How Thai police went undercover to catch accused Golden Triangle drug kingpin
A controversial and colourful former Kuomintang guerilla fighter long accused of playing a key role in the Golden Triangle drugs trade has been arrested during a sting operation.
Laota Sanli who is believed to be 79, was allegedly caught Tuesday trying to sell 20 kilograms of crystal meth to undercover officers from his home in a village on Thailand’s border with Myanmar.
The rugged hills of northern Thailand form part of the notorious Golden Triangle drug-producing zone that includes parts of Myanmar and Laos.
Its cartels are some of the most prolific drug producers in the world, trafficking heroin, methamphetamine and other synthetic drugs.
Yet high profile arrests are rare.
Compared to their counterparts in Central and Latin America, hit hard by infighting or law enforcement successes, Golden Triangle cartel leaders have remained relatively unmolested for decades.
Police arrested Laota and 13 others, including family members, on Tuesday morning, parading them in front of local media.
Laota sat with his arms behind his back as police laid out cash, pistols, shotguns and plastic wrapped blocks of the drugs.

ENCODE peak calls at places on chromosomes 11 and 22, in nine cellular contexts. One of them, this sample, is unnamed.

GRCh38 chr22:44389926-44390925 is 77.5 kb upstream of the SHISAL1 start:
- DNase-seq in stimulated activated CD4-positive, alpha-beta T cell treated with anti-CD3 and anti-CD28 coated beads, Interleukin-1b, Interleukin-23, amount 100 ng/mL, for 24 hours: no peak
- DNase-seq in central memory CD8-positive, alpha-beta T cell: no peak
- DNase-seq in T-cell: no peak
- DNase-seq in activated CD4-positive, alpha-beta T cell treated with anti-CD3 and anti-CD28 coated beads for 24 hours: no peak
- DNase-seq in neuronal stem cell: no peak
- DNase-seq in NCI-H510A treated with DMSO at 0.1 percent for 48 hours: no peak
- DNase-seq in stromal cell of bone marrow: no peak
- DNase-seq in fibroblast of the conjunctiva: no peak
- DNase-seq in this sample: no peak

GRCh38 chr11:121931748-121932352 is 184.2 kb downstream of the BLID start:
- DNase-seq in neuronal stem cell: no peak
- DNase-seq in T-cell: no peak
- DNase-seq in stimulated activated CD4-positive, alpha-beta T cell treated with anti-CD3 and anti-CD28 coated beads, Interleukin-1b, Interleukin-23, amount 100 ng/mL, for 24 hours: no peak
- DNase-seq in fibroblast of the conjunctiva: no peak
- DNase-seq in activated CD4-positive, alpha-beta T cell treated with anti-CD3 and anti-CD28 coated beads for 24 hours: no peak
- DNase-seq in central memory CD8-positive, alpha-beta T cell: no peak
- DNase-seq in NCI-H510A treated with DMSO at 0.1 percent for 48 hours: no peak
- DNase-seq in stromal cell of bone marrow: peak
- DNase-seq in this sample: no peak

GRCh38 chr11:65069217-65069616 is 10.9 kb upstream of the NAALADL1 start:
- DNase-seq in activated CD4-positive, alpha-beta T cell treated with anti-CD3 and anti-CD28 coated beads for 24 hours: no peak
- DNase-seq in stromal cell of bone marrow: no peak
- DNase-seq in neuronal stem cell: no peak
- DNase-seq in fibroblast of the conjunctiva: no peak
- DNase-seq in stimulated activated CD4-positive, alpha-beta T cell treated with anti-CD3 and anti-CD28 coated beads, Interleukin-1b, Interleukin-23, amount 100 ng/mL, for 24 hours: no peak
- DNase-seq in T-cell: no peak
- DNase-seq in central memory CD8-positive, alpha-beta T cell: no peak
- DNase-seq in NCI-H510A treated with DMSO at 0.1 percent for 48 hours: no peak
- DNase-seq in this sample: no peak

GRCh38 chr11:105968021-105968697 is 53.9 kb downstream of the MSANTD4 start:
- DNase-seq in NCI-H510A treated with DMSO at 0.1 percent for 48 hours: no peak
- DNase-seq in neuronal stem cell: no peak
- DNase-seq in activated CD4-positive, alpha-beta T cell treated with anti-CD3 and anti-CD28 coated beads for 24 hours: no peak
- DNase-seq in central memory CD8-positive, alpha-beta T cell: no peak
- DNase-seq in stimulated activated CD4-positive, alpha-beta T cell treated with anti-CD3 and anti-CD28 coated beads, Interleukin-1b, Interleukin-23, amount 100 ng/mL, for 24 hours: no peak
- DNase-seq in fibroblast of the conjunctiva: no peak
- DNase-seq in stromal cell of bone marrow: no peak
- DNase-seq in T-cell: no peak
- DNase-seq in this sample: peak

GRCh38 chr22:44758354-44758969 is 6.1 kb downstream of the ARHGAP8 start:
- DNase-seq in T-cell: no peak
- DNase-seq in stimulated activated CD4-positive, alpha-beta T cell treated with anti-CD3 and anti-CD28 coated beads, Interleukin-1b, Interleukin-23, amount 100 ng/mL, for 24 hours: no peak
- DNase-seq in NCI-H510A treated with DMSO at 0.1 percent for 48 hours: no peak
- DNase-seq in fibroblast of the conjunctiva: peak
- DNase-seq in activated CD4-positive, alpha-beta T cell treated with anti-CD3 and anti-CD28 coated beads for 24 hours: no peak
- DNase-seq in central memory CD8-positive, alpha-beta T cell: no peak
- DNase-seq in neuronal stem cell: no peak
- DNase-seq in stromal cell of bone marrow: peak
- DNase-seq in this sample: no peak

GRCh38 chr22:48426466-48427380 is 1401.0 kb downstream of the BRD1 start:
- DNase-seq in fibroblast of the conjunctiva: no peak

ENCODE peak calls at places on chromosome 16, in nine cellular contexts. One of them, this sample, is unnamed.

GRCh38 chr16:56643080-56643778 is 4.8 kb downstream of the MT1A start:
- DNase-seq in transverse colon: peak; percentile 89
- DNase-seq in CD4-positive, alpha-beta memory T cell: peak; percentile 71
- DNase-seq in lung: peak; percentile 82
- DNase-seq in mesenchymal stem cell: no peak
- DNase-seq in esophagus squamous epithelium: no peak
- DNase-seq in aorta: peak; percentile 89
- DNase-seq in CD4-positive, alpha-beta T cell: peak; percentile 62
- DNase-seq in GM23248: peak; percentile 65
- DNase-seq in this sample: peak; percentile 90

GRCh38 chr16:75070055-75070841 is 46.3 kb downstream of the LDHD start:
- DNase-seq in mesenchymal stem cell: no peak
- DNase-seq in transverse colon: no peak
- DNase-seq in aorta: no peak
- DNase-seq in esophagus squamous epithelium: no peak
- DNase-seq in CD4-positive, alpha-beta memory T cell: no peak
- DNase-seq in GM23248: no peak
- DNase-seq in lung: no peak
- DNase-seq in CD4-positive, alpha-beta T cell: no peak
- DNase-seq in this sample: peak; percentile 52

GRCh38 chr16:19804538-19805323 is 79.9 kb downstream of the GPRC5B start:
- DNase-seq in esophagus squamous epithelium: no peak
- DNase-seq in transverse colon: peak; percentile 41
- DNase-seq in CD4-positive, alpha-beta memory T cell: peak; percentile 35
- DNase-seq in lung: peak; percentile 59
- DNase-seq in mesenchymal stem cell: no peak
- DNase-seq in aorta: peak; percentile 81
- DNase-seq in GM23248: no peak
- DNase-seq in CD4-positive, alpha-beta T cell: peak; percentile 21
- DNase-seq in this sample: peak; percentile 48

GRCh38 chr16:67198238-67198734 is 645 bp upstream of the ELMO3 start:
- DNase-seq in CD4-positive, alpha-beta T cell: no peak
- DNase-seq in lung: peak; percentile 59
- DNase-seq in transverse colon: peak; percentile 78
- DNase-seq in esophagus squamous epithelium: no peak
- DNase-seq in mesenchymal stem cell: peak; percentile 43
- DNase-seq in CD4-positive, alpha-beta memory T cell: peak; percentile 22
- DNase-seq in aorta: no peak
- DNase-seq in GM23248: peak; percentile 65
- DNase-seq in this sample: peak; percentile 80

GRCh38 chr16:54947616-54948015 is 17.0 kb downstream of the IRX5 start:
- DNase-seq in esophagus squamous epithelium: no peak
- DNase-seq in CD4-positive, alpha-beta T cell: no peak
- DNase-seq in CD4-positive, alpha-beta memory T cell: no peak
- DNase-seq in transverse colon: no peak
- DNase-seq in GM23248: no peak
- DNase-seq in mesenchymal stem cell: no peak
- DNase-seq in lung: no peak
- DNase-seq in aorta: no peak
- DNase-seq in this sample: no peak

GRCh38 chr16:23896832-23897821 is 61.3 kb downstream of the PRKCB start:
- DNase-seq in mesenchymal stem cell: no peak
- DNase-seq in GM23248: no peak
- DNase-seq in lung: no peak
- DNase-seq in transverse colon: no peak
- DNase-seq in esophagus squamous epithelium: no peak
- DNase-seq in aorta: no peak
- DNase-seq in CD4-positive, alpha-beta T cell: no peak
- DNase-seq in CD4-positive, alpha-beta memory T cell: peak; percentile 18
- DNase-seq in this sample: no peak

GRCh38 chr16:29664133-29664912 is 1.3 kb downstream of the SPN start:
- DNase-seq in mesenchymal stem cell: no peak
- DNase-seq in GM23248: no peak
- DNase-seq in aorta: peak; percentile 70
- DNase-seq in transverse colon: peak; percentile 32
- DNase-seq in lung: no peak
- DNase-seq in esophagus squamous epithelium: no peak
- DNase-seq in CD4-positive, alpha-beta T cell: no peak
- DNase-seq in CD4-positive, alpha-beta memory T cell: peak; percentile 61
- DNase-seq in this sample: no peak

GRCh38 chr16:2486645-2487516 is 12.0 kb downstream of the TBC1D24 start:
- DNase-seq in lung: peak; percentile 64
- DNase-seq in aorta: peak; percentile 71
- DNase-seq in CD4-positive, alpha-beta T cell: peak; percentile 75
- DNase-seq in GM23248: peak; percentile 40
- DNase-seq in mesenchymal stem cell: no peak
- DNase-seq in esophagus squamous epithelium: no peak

“We followed and investigated and we did a sting operation,” Police Major General Sommai Kongvisaisuk, said.
“Laota took our money and returned 20 kilograms of crystal meth to us.”
Laota has been arrested before but authorities have never managed to make drug trafficking charges stick. In the early 2000s he spent four years in jail on trafficking charges but was acquitted in 2007.
In a 2011 interview with the Bangkok Post he gave details of his remarkable life.
An ethnic Lisu, a minority from southwest China, Laota said he joined the anti-communist Kuomintang as a child soldier and rose up through the ranks.
He later fought against Thailand’s communist insurgency in the 1970s in exchange for sanctuary.
His village home lies just across the border from Myanmar territory controlled by the powerful United Wa State Army, a rebel militia accused of being major drug producers and traffickers.
In the 2011 interview he said he knew Wei Hsueh-kang, a Wa commander with a $2 million United States bounty on his head.
But he denied ever being involved in drug trafficking himself and said he simply traded petrol, food and other supplies with the group.
In recent years he opened an eponymous coffee store - Lao Ta Coffee - visited by more intrepid travellers journeying across Thailand’s north.
Law enforcement agencies have warned that drug production in the Golden Triangle has increased in recent years, with surging methamphetamine smuggling now adding to the traditional illicit opium trade.
According to the United Nations Office on Drugs and Crime (UNODC), meth seizures in East and Southeast Asia near quadrupled between 2009-2014. Opium production has tripled in the last ten years.